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Tank spawned/raised SAEs
It has been awhile since I have posted. Due to some unexpected
constraints, I fell behind in reading the list, I'm up to March 22.
Someone posted a question about SAEs spawning in a home aquarium. I
apologize that it took me so long to respond, and that I did not make
note of the name of the person that asked the question.
Yes, you can spawn, and raise SAEs in a home aquarium. I have a
tank with 200+ tank-raised SAEs in it. I have traded about 300 more
for other fish, plants, etc.
No, it is not easy to get them to spawn 'initially', but once they
are established they are like the preverbial rabbit. The majority of
my fry are from 6 SAEs that I bought about 18 months ago.
A side question. Does anyone have an idea of the life span ( time
length ) of an SAE? All my losses of adults has been to jumping.
I am in the process of putting my observation together, and hope to
have this done this summer. I would be glad to answer any questions I
can on this subject.
Current spawns happen in tanks from 40 gal to 200+ gal. A wide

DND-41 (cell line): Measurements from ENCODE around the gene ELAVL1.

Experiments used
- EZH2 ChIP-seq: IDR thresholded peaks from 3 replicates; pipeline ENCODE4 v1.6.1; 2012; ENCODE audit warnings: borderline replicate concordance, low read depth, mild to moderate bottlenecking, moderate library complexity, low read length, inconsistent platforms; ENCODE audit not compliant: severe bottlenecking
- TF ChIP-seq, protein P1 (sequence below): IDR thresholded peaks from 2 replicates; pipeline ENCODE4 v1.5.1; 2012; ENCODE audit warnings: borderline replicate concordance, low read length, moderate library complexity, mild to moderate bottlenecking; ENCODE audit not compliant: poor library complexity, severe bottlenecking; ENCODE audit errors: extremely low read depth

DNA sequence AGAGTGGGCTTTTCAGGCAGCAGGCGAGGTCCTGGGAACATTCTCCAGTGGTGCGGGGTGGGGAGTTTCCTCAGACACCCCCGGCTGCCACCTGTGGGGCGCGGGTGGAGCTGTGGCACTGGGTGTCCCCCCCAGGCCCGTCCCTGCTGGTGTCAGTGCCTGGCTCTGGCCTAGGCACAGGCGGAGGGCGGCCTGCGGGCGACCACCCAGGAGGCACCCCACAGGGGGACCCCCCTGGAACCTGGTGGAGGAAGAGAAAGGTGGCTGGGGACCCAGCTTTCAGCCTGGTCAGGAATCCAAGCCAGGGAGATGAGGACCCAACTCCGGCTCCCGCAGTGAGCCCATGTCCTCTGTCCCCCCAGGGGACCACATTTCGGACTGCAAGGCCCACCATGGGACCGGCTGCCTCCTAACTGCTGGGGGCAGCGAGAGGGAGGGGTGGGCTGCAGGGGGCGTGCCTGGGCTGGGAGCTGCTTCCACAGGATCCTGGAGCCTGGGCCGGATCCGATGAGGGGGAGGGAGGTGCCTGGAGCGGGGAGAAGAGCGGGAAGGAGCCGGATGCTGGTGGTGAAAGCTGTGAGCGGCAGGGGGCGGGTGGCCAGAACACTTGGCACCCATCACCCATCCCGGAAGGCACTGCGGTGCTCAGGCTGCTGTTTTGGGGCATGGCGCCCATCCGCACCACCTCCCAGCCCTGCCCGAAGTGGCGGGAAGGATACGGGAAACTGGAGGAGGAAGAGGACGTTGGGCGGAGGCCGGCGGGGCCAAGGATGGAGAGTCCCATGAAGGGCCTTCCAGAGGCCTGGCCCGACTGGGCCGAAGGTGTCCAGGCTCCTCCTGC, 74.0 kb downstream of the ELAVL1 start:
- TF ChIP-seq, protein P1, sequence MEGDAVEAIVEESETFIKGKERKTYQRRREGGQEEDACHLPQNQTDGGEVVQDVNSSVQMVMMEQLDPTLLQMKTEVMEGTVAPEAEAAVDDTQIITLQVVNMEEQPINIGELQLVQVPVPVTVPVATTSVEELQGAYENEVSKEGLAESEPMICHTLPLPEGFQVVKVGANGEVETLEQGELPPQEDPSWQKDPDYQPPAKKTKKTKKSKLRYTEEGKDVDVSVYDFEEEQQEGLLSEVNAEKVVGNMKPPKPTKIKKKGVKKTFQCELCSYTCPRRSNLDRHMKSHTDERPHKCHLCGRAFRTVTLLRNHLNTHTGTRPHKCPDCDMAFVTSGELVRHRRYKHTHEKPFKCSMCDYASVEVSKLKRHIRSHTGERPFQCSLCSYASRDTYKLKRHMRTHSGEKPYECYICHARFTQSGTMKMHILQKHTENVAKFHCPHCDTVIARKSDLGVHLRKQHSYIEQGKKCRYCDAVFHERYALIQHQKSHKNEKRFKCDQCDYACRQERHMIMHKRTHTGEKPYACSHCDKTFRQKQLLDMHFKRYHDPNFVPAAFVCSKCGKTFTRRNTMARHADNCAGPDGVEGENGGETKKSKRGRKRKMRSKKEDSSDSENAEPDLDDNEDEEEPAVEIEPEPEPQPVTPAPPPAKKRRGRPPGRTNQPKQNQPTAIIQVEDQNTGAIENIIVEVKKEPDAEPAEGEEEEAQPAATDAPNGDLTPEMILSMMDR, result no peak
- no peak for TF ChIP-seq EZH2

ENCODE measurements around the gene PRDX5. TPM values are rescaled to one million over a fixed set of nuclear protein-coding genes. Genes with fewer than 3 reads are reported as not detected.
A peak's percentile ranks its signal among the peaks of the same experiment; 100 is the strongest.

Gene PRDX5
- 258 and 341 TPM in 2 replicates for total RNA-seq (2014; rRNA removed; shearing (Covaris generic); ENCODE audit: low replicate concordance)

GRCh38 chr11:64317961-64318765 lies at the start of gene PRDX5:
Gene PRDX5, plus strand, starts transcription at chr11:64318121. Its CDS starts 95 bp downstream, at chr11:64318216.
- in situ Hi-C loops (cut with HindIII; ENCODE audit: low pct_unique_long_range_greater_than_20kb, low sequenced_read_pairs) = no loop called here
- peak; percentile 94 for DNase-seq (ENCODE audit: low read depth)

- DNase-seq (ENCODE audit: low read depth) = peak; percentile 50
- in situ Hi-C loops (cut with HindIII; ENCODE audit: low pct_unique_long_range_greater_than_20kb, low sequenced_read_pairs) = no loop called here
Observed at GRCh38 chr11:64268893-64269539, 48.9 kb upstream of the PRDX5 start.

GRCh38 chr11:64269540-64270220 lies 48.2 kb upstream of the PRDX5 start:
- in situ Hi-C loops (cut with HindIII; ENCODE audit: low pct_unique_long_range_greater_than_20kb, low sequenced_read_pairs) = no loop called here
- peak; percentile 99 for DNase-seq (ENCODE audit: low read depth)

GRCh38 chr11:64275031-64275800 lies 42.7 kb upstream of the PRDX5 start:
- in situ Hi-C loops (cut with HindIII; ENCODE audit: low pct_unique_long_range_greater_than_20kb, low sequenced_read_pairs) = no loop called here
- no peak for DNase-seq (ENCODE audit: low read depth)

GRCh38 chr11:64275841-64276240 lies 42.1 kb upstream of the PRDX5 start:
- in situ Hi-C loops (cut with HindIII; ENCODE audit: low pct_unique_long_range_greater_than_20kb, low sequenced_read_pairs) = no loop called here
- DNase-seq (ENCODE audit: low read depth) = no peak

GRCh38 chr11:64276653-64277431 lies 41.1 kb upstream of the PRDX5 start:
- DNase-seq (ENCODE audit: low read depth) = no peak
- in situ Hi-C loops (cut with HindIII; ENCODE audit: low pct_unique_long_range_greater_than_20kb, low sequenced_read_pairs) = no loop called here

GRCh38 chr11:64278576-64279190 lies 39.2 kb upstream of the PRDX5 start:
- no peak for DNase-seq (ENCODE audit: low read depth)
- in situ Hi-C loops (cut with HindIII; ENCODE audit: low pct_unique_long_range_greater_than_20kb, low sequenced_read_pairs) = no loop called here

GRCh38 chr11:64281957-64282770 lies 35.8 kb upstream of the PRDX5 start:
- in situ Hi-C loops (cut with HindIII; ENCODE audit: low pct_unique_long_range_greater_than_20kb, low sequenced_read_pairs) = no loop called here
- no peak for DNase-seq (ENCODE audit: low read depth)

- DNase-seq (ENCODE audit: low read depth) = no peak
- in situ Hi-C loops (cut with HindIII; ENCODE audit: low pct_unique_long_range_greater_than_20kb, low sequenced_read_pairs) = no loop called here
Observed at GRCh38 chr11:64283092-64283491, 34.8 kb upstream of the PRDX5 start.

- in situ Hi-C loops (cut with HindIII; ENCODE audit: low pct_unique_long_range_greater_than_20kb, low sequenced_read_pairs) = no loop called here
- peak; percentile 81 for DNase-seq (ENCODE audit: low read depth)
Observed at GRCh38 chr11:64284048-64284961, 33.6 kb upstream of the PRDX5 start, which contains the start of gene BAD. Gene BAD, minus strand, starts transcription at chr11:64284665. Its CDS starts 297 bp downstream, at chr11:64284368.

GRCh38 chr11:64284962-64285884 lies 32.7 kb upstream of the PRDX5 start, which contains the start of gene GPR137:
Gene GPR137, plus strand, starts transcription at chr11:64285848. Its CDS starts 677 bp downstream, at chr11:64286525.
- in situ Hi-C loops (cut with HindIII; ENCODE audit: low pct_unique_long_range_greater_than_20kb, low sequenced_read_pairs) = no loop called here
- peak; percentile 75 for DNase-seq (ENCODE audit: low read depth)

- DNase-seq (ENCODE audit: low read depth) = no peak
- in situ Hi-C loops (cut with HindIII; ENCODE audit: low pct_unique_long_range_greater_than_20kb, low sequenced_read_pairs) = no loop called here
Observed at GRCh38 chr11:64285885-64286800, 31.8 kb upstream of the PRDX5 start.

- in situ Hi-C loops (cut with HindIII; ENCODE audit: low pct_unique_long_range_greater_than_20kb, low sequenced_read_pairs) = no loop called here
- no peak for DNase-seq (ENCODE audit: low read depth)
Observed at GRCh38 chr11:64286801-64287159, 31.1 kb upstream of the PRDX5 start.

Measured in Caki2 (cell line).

range of Ph, dH, kH. I have recently purchased some wild caught SAEs,
that I intend to raise and attempt to breed. I will divide these into
three groups and hopefully gather more specific information.
I should mention that my base conditions are not what the average
hobbist will have. I have well water. I have a 20 x 40 foot in ground
swimming pool that during the winter becomes a large goldfish,
green-water, live food tank. I have a year round pond that is fed by
winter rains/flooding, that is home to a huge variety of wildlife. I
use as much of the natural resources available to me as posible.
My tanks range from lightly to heavily planted. I raise easy to
grow plants, ones that tolorate a wide varity of conditions.
SAEs are egg scatters, and will eat the eggs if they can. If
False-SAEs are mixed in with the group, they will devour the eggs as
the spawn is happening, as will any other fish that might be present.
The one exception is a pair of Panaque N. males.
I have observed that planted tanks are necessary to hide the eggs
from the parents, and to prepare the adults for spawning. I have tried
preparing/moving the spawning group/shoal to lightly planted/bare
tanks with no success. In between the bouts of spawning, the SAEs
devour the eggs. A large, well planted tank is a definate plus. A
strong current is also beneficial.
I realize I have not given a lot of Meat-and-Potatoes info here,
but I don't want to take up a lot of band-with on the Plant list with
a predominatly, non-plant subject. You can contact me offlist at the
underwod at ccmail_orst.edu